Cruise the roseau canyons of the Delta National Wildlife Refugeand enjoy what Louisiana offers right at the edge of the Gulf of Mexico. While protected from the oil that BP poured into the Gulf of Mexico two years ago, the Pass a Loutre Wildlife Management Area, just to the south of the Delta refuge, took the brunt of the oil and parts of it are still closed.
Pass a Loutre and the interior wetlands and barrier islands at the edge of the Gulf of Mexico are Louisiana’s first line of defense against hurricanes, and as we learned in 2010, against gushers of oil.
1 Mississippi, founded in September 2011, is once again urging its members and others to write their Congressional representatives to urge them to vote yes on the Restore Act, to restore the Gulf of Mexico and the Louisiana Coastal Wetlands as well as those in Mississippi, Alabama, and Florida. It’s a tall order, because the deterioration of the Louisiana Coastal Wetlands is becoming critical. Katrina taught us how vulnerable New Orleans has become to massive hurricanes. Restoring the wetlands south of the city would do much to protect it. Click here to urge you representatives to vote yes on the Restore Act.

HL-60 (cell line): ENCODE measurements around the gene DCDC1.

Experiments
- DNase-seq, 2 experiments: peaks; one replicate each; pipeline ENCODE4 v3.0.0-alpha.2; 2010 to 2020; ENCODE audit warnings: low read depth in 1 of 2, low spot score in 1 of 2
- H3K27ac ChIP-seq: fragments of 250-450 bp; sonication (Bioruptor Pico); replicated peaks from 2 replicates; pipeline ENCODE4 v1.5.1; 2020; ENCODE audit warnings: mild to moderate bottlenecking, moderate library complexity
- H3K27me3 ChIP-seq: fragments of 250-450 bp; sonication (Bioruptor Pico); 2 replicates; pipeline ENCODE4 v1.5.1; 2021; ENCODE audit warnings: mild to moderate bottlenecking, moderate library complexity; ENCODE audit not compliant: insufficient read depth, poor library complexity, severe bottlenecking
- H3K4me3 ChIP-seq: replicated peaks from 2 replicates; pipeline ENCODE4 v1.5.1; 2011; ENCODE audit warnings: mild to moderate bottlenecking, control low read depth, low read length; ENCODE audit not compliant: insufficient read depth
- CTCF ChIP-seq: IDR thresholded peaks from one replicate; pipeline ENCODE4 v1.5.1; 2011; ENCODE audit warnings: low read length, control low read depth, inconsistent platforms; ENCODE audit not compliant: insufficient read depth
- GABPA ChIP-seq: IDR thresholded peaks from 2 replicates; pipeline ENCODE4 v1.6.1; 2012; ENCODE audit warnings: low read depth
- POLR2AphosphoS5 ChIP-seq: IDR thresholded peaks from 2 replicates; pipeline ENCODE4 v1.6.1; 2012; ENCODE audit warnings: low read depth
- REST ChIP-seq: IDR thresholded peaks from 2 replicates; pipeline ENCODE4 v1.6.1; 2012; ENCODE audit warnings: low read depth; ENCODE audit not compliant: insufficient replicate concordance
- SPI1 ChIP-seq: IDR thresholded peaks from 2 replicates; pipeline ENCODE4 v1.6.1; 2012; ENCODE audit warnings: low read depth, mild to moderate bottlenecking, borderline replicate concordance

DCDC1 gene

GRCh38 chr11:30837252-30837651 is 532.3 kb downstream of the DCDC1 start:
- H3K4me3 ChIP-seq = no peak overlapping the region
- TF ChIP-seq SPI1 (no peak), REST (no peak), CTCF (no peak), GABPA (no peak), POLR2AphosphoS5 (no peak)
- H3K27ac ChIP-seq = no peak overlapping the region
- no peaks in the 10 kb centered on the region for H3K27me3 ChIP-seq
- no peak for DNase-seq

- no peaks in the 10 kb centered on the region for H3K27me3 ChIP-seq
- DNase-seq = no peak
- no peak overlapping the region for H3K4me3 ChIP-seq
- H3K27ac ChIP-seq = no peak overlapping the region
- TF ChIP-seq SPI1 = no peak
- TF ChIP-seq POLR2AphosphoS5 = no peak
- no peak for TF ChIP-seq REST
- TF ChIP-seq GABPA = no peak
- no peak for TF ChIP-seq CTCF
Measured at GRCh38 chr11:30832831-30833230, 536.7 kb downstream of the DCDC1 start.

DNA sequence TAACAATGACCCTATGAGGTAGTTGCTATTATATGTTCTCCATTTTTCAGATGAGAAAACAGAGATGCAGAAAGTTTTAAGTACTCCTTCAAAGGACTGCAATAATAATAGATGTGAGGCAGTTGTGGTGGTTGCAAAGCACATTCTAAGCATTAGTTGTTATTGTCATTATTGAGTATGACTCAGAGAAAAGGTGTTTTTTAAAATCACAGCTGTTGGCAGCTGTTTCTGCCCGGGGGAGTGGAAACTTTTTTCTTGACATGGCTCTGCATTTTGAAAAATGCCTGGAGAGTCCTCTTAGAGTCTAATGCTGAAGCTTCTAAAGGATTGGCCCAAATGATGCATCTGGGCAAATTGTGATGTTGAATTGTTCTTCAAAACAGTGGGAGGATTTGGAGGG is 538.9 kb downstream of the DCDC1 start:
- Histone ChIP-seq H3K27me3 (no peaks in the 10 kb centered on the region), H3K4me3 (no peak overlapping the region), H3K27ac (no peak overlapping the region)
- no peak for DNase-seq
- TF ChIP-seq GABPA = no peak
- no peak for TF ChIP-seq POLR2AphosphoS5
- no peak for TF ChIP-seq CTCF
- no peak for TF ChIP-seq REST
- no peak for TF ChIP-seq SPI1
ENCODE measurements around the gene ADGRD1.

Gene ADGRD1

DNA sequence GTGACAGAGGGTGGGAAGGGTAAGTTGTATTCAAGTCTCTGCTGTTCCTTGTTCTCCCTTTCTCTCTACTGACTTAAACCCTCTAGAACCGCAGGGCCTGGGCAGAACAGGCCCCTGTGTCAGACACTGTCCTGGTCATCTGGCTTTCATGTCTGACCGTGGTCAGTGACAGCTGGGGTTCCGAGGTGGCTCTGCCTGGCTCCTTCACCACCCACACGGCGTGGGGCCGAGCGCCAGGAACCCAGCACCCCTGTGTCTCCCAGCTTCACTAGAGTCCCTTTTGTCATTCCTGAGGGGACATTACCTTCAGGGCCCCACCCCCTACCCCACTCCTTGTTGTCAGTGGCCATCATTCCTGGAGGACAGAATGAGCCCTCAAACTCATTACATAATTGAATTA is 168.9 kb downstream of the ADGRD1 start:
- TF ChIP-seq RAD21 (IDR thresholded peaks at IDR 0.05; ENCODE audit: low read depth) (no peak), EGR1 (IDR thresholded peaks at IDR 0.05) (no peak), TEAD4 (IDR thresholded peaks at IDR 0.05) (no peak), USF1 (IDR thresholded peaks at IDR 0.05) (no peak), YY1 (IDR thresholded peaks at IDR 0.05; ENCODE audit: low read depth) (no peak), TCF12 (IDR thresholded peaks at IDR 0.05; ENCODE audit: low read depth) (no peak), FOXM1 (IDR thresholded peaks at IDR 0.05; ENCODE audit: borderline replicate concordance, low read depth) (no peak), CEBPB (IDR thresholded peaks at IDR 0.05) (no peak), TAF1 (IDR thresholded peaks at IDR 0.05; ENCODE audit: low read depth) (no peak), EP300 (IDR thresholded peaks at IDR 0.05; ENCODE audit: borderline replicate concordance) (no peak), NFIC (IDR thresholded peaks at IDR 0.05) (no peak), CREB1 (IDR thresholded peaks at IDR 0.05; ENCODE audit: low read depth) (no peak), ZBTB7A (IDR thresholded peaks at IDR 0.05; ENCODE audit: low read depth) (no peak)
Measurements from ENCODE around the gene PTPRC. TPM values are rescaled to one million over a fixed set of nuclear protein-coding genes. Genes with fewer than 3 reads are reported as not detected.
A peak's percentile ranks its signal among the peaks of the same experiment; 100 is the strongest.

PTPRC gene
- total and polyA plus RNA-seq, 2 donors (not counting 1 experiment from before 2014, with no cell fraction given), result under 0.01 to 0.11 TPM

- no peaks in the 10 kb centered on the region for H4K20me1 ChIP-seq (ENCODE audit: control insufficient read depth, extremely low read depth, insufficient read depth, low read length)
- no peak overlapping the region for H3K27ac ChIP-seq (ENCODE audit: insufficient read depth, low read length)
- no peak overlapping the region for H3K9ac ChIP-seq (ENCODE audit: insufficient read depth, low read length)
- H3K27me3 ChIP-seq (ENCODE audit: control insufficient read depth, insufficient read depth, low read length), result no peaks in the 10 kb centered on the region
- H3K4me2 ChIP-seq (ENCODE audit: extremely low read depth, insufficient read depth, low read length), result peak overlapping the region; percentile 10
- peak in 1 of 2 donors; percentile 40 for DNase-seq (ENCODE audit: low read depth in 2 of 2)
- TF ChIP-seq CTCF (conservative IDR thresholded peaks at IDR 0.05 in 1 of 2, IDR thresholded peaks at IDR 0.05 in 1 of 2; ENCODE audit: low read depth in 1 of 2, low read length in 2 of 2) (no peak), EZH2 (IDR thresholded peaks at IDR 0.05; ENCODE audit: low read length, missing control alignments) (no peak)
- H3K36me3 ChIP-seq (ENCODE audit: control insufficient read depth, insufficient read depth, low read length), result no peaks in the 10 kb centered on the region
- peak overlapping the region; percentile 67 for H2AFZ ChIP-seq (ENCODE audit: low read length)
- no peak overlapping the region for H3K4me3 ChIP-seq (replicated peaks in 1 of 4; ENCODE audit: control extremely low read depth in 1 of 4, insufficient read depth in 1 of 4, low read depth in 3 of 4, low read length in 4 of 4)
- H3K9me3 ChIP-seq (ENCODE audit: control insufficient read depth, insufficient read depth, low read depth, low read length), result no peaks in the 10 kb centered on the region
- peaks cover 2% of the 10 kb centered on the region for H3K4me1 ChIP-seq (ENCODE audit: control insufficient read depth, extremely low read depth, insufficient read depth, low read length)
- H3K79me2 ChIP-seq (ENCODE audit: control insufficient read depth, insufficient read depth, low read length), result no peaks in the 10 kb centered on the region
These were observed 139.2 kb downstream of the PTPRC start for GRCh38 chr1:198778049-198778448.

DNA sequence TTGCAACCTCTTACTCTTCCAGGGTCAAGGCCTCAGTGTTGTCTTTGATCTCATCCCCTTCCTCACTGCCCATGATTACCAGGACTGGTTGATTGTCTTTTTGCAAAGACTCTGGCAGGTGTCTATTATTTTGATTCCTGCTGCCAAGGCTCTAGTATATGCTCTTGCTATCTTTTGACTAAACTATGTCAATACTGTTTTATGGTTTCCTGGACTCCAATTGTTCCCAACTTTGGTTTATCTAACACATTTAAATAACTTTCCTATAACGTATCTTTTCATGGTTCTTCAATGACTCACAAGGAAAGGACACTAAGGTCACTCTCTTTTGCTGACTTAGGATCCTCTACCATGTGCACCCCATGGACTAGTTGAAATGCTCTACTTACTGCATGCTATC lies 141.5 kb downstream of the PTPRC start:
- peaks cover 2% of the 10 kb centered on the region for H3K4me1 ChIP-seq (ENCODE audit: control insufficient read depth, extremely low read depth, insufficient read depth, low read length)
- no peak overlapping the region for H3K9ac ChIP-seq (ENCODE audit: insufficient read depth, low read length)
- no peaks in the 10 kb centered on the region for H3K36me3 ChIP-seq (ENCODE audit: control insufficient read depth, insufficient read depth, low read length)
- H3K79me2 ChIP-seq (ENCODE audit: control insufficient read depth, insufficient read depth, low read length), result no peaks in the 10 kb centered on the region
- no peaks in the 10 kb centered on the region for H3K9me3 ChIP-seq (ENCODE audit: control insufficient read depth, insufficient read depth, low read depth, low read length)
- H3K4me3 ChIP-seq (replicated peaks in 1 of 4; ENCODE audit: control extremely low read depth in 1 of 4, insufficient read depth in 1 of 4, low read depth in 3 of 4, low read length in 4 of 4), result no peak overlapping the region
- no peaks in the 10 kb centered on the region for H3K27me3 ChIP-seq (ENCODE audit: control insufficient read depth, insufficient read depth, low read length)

In addition 1 Mississippi had a recent article on the work of John Ruskey and Mark Clark of the Quapaw Canoe Company in Clarksdale, Mississippi to show us the Wild Mississippi at WildMiles.org. These gentlemen are canoeing the Mississippi from St. Louis south and documenting the wild places along the river and putting their images on their blog, WildMiles.org.
Quapaw Canoe first started showing people the beauties of the Big Sunflower River, which heads not far from Clarksdale. Now they are showing us the beauty of the wild lands on the banks of the Middle and Lower Mississippi. And they are not easy to get to. I live on the uplands two or three miles from the Middle Mississippi and without their canoe I have to travel across privately-owned wheat, corn and soybean fields to get to the banks of the river. When I was working on The Mississippi, I found almost impossible to get to the bank of the Lower Mississippi.
Only Chartre Island is accessible from the mainland and only when the river is down and I can hike the dike across the Chartre Island Side Channel. Once on the island I could find no trail that would take me to the bank of the river.